Sun ‘n Fun is over. While staff, tent vendors and more have plenty of work to do, customers and vendors have all vacated the area, scattering off across the USA as they return to base.
Some have a new airplane. Numerous vendors reported solid sales during the show. Pilots liked what they saw and a good economy is powering activity. I will follow up with a show summary soon.
Following I have three more short stories. However, watch for dozens of new videos from Light Sport and Ultralight Flyer on YouTube and I will have further reporting from material gathered at Sun ‘n Fun 2019.
MOAC — “Tweety” got mine and lots of well-deserved attention (photo), being the very first airplane American Legend produced, back in 2005. The original aircraft was on display at Sun ‘n Fun. Since the company has since registered 226 aircraft, Tweety launched quite a good run.
However, it was the Mother Of All Cubs that commandeered the focus of many show attendees visiting the American Legend exhibit. This variation on their theme has several wow factors.
A handsome young fellow sat in the airplane as I approached. He turned out to be Luke, son of American Legend boss, Darin Hart. I looked again to see he was seated in the third seat. A strut maintains structure in front of the third seat but it removes easily with quick pins. Luke scrambled out of the third seat easily. “It’s actually easier than entering the front seat of MOAC,” said Luke.
Those seats do more. They can fold forward and with some securing anchors, can haul a different payload. The seating ties in with a whole new “turtle deck” as Darin called it. Not your usual turtle deck, this six-foot-long opening runs from the trailing edge of the wing halfway to the tail. The turtle deck opens wide enough to allow an injured passenger to be loaded head first into MOAC.
For three persons or an air ambulance, MOAC has plenty of power to carry about 1,000 pounds of useful load thanks to the largest Titan X370 producing 195 horsepower. Darin said climb performance is so strong, he plans to enter three AOPA regional event STOL competitions and believes MOAC can do well. “It’s pretty easy to manage the takeoff to win,” Darin noted. “It’s landing really short that demands high pilot skills,”
Sopwith Camel — Robert Baslee is one impressive creator of old-time replica WWI aircraft. Every year for 30 consecutive years Robert has brought a new design to Sun ‘n Fun. For a movie studio shoot one of his replicas was designed, built, and delivered to the movie set just 30 days after the studio’s request. Think about that!
The movie people saw the precision of his replicas. These are vintage aircraft built as closely as possible to their original but using modern materials and techniques. Under the authentic looking exterior is a welded steel frame. Aerodrome supplies these elements for kit builders. Movie studios may stimulate a design, by Baslee’s creations have also enabled a following that loves the vintage look.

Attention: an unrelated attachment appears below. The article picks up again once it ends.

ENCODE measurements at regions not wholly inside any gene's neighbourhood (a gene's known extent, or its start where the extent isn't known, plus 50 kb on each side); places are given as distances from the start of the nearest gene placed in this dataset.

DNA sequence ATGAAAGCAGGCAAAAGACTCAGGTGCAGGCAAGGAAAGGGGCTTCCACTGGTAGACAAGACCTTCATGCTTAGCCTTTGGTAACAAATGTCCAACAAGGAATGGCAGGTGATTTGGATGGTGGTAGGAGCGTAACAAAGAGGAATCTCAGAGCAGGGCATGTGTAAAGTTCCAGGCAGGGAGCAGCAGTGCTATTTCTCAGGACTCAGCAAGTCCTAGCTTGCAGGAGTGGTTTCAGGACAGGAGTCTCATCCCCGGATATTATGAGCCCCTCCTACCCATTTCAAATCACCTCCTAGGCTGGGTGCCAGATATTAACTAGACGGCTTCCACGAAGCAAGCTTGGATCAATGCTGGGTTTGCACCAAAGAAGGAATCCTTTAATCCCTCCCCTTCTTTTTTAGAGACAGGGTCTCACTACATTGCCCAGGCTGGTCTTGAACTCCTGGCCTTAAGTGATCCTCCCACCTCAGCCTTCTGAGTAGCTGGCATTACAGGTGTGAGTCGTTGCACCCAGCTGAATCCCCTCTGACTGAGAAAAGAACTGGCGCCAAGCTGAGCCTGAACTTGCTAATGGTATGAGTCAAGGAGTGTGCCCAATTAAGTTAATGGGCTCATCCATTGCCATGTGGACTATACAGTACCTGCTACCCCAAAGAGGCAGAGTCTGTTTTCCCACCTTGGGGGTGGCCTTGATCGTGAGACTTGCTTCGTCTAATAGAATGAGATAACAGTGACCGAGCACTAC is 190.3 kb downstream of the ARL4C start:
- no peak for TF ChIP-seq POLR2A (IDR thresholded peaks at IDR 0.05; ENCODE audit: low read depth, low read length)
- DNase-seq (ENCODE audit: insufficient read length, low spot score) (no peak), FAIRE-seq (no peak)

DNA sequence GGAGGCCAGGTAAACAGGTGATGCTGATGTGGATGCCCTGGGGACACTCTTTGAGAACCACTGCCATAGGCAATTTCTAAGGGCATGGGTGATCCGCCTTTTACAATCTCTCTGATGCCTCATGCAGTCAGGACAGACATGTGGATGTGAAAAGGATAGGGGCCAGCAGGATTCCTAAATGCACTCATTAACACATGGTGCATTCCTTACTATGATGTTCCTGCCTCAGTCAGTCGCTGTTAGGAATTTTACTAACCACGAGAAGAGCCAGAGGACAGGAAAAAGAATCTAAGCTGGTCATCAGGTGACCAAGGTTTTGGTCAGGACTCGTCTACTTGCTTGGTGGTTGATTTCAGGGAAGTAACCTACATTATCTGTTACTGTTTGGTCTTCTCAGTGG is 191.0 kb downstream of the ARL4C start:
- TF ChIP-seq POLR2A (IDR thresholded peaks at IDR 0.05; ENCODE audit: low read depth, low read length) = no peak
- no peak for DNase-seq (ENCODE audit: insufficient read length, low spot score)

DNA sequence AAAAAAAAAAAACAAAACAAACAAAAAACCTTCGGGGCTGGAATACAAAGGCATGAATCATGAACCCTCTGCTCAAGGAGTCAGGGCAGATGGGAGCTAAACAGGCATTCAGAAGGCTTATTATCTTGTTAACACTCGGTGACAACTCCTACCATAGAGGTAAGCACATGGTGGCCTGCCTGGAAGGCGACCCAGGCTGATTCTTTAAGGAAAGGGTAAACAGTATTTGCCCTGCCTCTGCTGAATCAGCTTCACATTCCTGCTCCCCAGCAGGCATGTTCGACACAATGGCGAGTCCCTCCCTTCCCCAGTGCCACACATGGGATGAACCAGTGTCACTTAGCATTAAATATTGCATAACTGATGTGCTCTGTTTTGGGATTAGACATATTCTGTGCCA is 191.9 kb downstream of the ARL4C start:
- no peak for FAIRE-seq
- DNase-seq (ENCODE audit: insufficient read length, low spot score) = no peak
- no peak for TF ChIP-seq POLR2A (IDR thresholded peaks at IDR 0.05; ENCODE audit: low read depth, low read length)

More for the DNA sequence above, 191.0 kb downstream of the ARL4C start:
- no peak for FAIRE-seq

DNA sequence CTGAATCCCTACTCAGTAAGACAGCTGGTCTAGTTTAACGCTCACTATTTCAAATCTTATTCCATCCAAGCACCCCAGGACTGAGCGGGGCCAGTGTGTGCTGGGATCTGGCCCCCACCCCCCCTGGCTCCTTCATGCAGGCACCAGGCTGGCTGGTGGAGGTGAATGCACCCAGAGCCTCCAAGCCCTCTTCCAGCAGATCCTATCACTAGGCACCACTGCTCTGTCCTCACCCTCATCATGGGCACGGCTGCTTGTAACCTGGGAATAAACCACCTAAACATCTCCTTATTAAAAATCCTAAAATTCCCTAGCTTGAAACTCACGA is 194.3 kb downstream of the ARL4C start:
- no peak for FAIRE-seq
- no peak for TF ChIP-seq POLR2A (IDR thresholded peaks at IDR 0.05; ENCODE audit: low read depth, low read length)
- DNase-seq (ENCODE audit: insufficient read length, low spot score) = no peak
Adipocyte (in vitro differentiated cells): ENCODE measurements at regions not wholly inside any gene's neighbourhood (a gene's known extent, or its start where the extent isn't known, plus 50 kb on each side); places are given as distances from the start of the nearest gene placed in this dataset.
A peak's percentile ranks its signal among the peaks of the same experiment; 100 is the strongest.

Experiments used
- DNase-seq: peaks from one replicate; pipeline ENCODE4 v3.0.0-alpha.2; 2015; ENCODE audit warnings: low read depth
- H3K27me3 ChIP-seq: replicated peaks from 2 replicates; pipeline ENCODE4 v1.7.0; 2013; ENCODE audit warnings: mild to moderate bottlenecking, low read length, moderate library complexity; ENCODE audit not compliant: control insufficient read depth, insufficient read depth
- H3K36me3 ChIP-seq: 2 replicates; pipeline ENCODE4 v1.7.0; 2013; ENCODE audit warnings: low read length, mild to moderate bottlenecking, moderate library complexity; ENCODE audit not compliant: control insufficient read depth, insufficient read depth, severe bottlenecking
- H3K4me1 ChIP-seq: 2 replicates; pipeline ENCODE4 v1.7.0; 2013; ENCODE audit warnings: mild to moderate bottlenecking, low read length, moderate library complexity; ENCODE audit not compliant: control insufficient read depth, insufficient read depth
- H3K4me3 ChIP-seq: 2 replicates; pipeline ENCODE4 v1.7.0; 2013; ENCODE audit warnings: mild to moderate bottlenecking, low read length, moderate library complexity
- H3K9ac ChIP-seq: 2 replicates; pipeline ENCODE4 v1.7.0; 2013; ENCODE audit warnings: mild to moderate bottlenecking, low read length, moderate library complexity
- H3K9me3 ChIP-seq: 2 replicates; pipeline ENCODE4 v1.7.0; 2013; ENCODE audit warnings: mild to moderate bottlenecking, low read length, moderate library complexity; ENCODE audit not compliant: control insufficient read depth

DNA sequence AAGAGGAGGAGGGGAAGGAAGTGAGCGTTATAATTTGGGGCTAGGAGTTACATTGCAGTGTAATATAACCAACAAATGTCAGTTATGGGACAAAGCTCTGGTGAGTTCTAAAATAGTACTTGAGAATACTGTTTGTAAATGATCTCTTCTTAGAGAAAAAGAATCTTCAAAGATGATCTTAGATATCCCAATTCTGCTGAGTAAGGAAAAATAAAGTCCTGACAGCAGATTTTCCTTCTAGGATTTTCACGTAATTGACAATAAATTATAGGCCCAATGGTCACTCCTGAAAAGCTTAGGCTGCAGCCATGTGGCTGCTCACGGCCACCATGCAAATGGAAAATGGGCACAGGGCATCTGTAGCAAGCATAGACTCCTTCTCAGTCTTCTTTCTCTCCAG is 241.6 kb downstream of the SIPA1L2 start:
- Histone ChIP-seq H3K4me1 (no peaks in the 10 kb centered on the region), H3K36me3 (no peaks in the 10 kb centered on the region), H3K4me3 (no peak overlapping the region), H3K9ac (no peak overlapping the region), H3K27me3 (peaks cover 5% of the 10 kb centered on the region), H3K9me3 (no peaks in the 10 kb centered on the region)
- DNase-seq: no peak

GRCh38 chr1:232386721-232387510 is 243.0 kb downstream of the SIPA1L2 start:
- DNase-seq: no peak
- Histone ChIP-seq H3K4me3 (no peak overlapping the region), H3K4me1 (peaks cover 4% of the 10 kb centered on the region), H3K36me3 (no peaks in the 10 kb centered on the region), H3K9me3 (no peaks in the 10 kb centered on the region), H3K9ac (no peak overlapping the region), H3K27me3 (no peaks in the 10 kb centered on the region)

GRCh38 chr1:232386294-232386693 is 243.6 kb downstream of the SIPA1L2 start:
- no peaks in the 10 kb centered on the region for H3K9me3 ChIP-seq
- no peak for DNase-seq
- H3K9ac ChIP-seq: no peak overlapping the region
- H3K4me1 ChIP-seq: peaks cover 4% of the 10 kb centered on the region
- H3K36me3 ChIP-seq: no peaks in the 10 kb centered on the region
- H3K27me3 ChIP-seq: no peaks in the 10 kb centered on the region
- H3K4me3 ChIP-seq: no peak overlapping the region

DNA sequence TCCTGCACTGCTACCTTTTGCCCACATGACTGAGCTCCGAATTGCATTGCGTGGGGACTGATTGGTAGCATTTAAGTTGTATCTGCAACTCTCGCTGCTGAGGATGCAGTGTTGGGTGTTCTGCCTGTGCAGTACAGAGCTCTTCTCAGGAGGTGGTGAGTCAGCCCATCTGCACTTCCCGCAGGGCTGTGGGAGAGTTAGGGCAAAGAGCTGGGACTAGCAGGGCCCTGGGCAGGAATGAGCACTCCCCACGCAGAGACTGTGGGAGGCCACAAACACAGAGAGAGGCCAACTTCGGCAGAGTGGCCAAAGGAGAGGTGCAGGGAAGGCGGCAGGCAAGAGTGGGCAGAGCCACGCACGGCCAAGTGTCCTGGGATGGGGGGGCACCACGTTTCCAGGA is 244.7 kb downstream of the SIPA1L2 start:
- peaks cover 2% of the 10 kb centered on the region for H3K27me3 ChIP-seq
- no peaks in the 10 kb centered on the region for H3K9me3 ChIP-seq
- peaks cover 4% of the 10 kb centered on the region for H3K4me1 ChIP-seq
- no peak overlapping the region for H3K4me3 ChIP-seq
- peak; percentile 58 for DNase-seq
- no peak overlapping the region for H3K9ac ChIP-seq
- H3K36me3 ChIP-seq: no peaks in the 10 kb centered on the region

Of course, the guns in front of the pilot were not real …but they looked it. British military engineers invented a mechanical system to stop the guns from firing when a propeller blade was passing in front of the barrel.
Father of Ultralights — John Moody is a figurehead in the ultralight aircraft world. Going back into the early 1970s, he was one of the very first to popularize what would later become known as ultralights. Because of his vision and his success at showcasing what such aircraft could do, he acquired the label “The Father of Ultralights.”
At Sun ‘n Fun, as he has so often done, John flew an Easy Riser much like his original from 45 years ago. A mere 15 horsepower, shifting weight fore and aft to change pitch, no landing gear, no instrumentation needed.
John developed an airshow routine where, for example, an angry bill collector so badly wants to bring down John that he comes to the airfield with his shotgun. Bang! A shot is fired. Off drops one of John’s wheels! Bang, bang! Two more are gone and John’s plane no longer has any landing gear. How will he land, the crowd wonders? No problem, as he’d swoop down and smoothly touch down using only his legs. These days John uses his full-castoring undercarriage so he no longer needs to land on his feet.
Landing gear or legs, it is always inspiring to see John fly. He typically joins in when the powered paragliders fly at the end of the evening when winds calm.
Ah, Sun ‘n Fun …where else can you see things like MOAC, a Sopwith Camel and end the day watching the world’s light aircraft fly?